Leeds and Cambridge win grant to cut Internet energy use

Two universities have won a grant to research reducing the energy used in ICT networks.

Estimates suggest that computing and communications now accounts for around 3% to 5% of global CO2 emissions, and that the energy used by ICT is increasingly exponentially.

The ‘INTelligent Energy awaRE NETworks’ (INTERNET) project is trying to cut the carbon footprint of ICT networks by at least an order of magnitude.

Professor Jaafar Elmirghani, the project’s lead investigator, said: “The funding will offer us the stability and flexibility needed to address the major challenges associated with energy utilisation in telecommunication networks.”

Energy efficient processes are increasingly important to ICT companies for environmental and economic reasons, and in an effort to avoid attract the attention of national regulators.

“The predicted future growth in the number of connected devices, and of the bandwidth of the Internet, of an order of magnitude or two, is not practical if it leads to a corresponding growth in energy consumption," Elmirghani said. "Regulations may therefore come soon, particularly if governments worldwide enforce moves towards carbon neutrality.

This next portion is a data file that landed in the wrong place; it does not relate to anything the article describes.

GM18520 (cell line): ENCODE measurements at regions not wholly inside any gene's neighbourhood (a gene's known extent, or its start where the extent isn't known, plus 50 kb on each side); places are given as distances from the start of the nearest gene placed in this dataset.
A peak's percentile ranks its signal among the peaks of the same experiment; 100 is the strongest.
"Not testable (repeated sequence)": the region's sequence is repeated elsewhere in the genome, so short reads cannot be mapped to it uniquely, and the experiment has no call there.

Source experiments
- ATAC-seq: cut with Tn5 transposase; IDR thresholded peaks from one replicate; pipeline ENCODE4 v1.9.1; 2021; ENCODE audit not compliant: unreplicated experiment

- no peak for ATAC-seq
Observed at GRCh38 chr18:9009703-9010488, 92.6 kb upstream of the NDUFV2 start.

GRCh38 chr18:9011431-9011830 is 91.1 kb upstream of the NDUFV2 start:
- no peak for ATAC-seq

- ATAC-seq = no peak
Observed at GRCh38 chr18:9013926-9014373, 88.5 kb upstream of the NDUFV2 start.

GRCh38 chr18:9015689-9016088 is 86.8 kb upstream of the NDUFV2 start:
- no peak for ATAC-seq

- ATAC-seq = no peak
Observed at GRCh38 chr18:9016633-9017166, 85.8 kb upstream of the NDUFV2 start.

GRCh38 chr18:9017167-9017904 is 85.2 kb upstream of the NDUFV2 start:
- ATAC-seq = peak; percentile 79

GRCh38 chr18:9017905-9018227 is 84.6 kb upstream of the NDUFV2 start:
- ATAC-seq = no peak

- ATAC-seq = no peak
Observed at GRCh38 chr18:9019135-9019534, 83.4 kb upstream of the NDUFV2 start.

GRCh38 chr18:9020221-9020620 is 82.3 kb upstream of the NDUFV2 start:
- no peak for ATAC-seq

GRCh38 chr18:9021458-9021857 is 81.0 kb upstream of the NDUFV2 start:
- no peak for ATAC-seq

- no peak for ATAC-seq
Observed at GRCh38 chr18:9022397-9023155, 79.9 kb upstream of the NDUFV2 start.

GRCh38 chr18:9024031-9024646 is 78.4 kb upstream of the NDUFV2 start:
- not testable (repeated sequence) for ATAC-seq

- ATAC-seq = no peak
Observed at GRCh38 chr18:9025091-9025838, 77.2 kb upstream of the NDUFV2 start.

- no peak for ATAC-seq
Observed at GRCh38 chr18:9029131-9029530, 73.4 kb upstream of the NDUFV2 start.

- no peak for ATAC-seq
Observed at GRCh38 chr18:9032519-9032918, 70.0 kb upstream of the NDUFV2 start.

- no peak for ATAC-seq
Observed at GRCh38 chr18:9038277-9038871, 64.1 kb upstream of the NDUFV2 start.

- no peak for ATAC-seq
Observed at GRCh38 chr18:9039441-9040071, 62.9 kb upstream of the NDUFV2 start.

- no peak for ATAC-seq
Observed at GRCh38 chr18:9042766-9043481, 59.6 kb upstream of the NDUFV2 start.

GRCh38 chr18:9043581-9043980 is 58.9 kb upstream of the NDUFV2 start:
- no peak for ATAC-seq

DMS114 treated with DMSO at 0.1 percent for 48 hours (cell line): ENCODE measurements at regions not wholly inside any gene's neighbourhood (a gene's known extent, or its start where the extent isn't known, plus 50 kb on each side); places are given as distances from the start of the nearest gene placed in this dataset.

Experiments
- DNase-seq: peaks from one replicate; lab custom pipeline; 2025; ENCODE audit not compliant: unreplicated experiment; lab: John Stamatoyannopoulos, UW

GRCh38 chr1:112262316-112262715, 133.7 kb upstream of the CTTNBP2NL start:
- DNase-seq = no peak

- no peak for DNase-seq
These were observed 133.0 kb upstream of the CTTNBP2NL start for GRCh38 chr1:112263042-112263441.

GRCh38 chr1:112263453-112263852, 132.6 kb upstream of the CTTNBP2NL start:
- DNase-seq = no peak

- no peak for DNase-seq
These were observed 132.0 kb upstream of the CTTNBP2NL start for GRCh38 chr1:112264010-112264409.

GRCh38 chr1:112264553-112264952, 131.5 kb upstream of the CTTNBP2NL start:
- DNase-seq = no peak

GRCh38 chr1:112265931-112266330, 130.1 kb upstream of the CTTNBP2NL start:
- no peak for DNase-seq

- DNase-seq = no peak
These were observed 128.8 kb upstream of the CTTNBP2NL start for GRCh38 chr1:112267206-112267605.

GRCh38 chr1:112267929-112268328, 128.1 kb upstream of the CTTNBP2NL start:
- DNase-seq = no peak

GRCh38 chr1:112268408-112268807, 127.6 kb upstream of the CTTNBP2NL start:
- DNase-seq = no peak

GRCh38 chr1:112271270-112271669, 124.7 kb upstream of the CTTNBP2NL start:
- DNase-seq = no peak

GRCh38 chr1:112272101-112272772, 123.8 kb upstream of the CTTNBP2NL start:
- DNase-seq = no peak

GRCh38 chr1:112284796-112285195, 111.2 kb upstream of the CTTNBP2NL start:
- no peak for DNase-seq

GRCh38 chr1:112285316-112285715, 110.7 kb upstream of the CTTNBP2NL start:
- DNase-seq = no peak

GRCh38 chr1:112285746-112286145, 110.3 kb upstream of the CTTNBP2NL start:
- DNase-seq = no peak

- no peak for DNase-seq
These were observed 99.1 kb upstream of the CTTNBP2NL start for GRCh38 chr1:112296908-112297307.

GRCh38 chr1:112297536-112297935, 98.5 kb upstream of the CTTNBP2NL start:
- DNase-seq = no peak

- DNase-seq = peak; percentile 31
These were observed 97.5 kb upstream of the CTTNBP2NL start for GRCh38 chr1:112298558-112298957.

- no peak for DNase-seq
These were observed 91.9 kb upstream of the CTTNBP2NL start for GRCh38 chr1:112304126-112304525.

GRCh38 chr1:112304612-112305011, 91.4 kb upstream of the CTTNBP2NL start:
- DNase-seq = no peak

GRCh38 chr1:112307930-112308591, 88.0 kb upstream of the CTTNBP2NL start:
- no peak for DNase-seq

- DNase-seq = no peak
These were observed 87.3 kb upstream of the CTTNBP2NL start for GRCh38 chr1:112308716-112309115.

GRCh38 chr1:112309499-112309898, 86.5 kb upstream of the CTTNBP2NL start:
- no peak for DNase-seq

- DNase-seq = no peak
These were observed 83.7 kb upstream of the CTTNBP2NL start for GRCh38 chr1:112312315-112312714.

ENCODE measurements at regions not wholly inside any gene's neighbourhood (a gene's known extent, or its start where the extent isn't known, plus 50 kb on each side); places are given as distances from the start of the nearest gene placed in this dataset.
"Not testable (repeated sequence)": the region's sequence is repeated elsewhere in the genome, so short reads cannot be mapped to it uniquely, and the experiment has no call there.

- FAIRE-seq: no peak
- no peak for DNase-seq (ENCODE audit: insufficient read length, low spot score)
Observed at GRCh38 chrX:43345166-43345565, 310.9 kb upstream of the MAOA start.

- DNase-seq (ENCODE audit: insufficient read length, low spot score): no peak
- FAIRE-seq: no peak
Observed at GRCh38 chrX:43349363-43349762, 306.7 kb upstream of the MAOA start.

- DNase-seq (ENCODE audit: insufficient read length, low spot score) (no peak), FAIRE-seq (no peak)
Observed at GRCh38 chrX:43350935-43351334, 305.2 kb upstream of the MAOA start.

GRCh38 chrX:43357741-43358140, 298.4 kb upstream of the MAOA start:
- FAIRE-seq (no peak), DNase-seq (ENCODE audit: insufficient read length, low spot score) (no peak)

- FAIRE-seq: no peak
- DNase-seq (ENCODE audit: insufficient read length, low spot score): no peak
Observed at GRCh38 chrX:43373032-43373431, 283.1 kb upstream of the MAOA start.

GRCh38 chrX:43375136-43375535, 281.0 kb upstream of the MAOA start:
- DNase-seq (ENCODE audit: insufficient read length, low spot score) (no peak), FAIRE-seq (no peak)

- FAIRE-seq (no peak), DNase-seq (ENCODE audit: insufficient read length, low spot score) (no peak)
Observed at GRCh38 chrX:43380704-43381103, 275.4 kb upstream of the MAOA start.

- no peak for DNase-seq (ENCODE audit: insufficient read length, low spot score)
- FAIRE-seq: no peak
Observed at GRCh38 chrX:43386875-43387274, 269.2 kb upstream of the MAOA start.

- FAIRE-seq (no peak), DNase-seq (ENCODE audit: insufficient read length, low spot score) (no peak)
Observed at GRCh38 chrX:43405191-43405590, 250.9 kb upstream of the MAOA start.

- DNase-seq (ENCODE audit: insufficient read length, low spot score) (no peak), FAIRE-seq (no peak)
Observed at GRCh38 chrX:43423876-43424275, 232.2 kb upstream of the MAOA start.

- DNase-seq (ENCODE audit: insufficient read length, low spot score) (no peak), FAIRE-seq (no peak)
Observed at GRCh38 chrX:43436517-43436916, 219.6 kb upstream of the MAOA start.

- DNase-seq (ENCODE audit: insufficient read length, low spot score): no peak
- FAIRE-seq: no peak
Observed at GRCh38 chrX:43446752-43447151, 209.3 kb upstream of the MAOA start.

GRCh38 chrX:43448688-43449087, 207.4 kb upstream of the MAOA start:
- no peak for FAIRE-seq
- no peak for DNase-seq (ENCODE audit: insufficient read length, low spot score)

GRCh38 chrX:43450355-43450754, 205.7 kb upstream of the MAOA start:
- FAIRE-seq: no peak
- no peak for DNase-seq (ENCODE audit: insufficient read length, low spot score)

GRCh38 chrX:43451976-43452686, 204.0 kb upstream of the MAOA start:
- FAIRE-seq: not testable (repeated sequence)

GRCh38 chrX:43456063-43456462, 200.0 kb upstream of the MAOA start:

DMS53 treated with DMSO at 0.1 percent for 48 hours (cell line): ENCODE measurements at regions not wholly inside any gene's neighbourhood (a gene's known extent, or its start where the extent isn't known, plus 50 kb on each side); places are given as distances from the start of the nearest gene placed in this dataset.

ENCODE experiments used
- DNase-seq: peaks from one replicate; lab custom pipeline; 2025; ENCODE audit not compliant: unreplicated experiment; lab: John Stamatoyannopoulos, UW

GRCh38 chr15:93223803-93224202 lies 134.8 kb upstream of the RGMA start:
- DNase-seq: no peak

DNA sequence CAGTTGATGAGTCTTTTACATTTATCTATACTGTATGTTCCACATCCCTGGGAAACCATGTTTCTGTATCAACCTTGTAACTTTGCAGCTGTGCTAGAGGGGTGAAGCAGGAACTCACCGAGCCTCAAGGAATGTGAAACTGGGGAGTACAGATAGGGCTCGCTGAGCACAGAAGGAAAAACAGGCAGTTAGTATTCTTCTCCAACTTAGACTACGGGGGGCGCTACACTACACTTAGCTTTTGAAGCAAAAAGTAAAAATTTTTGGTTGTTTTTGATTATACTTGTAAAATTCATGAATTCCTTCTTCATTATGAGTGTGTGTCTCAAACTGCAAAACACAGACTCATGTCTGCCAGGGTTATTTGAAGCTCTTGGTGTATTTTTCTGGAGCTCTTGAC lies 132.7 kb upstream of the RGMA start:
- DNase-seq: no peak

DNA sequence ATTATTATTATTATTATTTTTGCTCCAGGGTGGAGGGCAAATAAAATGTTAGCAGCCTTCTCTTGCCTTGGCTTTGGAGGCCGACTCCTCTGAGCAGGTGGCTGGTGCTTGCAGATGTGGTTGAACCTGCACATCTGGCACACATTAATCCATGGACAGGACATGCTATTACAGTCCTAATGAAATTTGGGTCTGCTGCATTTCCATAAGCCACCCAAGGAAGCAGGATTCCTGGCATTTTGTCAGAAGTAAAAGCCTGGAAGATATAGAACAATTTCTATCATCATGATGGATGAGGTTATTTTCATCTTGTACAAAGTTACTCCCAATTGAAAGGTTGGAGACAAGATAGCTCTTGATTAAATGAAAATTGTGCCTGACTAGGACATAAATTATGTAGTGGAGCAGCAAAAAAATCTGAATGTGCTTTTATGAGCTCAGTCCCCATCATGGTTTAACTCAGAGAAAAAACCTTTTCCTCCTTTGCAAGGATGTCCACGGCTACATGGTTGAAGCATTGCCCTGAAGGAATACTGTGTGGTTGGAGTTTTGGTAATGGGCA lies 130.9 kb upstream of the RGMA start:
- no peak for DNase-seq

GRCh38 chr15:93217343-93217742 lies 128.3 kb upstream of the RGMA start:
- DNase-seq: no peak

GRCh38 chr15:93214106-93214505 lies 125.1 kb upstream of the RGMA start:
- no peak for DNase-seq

“The INTERNET project is therefore of great importance in seeking to establish the current limits on ICT performance due to known environmental concerns and then developing new ICT techniques to provide enhanced performance. In particular, substantial advances can be achieved through the innovative use of renewable sources.”

The project will draw together research in three areas: optical networks, led by Professor Elmirghani at Leeds; optimisation of internet and Web protocols and services, led by Professor Jon Crowcroft at Cambridge; and optical routing and data communications, led by Professor Richard Penty and Professor Ian White at Cambridge.

The INTERNET project will join a flourishing band of researchers working on other aspects of the same problem. The GreenTouch Alliance, established at the beginning of the year, is trying to develop and demonstrate technologies within five years that have the potential to cut the energy used in communications networks one-thousand fold.

Meanwhile, the Energy Aware Radio and neTwork tecHnologies (EARTH) consortium, a Seventh Framework Programme project, is trying to halve the energy consumed in so-called 4G wireless networks such as LTE.

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